Red states versus blue states: Who’s laying off more government workers?
When President Obama touts his record on creating jobs, he usually focuses on private-sector job growth. That’s no accident, because government jobs have been in a steep decline, especially at the state and local level, as many governors have slashed jobs (especially for teachers) to meet requirements that they keep their budgets balanced.
The decline in government jobs, which started in earnest when Obama’s federal stimulus funds ran low, has been a major factor in the anemic job creation during Obama’s tenure. But how much is a president to blame for that?
As readers of this column know, we frown on the journalistic and political artifice of pretending that a president, as soon as he takes the oath of office, is responsible for every facet of the economy. The relationship between a president and state and local government jobs is even more tenuous, because those jobs are dependent on the decisions of other elected officials — governors and state legislators. The overall state of the national economy certainly plays a role in those decisions, but those other officials may have different agendas than the president.
Indeed, some have argued that Republican takeovers at the state level in 2010 elections have led to severe cutbacks in public workforces.
When a reader asked us whether “Red” (Republican) states accounted for more job losses than “Blue” (Democratic) states during Obama’s presidency, we decided to investigate. We used Bureau of Labor Statistics data and the help of the incomparable Lori Williams at Tableau Software. We make no judgment about whether reductions in state and local government jobs are justified--some readers might believe state budgets are bloated--but simply want to explore what has happened in the past three years.
The question is actually a difficult one to answer. There are few pure Red or Blue states. There are states led by Democratic governors, with Republican legislatures, or visa versa. There are state legislatures split between Democrats and Republicans. Moreover, there are data on state government jobs and on local (city and county) government jobs, which of course are heavily influenced by state budget funds.
While some states, such as North Dakota with its newfound oil riches, have added government jobs, the data demonstrate the grim budget picture that most states have faced. An analysis by the Center on Budget and Policy Priorities has found that as stimulus funds dried up, many states responded with spending cuts, not revenue increases, to close the gap.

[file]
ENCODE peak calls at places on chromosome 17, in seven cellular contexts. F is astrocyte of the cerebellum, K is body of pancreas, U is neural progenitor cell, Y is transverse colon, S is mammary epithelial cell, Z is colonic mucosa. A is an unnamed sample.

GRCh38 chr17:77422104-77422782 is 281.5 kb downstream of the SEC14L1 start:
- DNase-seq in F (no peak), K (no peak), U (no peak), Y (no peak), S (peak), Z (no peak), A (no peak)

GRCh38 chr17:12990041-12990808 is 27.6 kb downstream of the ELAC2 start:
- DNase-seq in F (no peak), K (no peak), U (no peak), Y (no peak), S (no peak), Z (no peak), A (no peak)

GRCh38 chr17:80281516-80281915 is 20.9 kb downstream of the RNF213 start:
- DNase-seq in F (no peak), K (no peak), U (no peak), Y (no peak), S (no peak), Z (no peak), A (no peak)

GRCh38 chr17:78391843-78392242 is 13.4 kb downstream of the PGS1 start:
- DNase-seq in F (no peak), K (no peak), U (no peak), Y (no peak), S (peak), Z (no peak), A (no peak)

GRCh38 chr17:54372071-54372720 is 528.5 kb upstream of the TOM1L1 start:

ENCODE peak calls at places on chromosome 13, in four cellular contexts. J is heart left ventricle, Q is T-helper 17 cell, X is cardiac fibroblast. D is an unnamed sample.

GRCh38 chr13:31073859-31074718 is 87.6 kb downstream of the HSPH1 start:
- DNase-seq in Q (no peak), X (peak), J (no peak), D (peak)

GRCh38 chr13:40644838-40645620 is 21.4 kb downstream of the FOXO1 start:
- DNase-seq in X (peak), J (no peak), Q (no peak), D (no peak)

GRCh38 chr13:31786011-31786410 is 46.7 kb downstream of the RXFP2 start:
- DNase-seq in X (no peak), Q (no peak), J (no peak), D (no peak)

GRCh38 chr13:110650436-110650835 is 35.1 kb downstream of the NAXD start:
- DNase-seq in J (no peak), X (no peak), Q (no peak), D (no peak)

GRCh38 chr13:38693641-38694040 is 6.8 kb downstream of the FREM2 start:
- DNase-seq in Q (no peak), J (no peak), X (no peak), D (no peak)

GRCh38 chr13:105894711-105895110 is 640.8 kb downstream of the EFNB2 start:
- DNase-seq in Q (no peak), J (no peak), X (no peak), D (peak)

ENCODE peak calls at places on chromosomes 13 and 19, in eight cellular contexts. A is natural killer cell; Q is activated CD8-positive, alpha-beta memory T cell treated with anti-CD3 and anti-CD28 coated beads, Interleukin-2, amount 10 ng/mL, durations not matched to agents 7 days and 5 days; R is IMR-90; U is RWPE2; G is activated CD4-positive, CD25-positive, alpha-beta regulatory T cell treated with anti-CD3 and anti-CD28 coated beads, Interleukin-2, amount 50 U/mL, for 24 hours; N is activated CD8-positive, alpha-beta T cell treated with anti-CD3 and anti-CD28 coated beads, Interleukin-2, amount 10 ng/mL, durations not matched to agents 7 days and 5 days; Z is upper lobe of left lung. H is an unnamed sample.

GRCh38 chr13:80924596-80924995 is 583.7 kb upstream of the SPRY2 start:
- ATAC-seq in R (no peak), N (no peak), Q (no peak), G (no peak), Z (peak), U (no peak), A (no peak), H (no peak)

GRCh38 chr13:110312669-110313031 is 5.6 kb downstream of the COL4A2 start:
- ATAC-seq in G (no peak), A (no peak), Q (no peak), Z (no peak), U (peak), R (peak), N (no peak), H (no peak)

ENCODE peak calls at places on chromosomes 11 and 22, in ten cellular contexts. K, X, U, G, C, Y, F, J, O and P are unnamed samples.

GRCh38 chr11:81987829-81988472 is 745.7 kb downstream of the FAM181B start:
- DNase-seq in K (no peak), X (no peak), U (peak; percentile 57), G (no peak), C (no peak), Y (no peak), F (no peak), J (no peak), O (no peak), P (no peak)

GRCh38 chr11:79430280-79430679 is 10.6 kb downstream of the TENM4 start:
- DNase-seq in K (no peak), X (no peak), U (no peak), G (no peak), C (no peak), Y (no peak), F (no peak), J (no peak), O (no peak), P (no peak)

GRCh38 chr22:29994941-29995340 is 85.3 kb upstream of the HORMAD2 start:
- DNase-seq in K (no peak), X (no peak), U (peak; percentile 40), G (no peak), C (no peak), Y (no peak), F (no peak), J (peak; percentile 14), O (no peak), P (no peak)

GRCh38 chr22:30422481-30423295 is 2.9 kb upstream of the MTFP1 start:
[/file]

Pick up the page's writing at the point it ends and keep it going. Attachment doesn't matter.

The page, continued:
The visual below starts with the first month of Obama’s presidency — January 2009. To keep things simple, we labeled a state as Democrat or Republican based on current affiliation, though obviously there have been some party shifts, because most of the losses have occurred more recently.
We show the results in percentages because raw numbers are often misleading (using raw numbers, Democratic-led California by itself accounts for a large chunk of the overall job losses.)
The visual below reveals that:
1. Democratic governors and legislatures had a much better record on state government jobs, cutting them by a smaller percentage than their Republican counterparts.
2. Republican governors and legislatures, by contrast, did much better on local government jobs.
3. Legislatures that are split between the parties had the best performance of all.
4. There is virtually no difference between Republicans and Democrats when the state and local jobs are combined.
The visual also allows you to look at the performance of individual states, where much of the above is confirmed on an individual level.
The Pinocchio Test
Experts we consulted were unable to provide an explanation for the starkly different results for state and local jobs under Democratic and Republican leaders. We are eager to hear whether readers have their own explanations. We are sure some readers will find the results maddeningly inconclusive, though the interactive graphic is fascinating to explore.
Obviously, the political and economic situation in individual states are so different that perhaps it is foolhardy to generalize. To alter a line from Tolstoy, “Happy states are all alike; every unhappy state is unhappy in its own way.”
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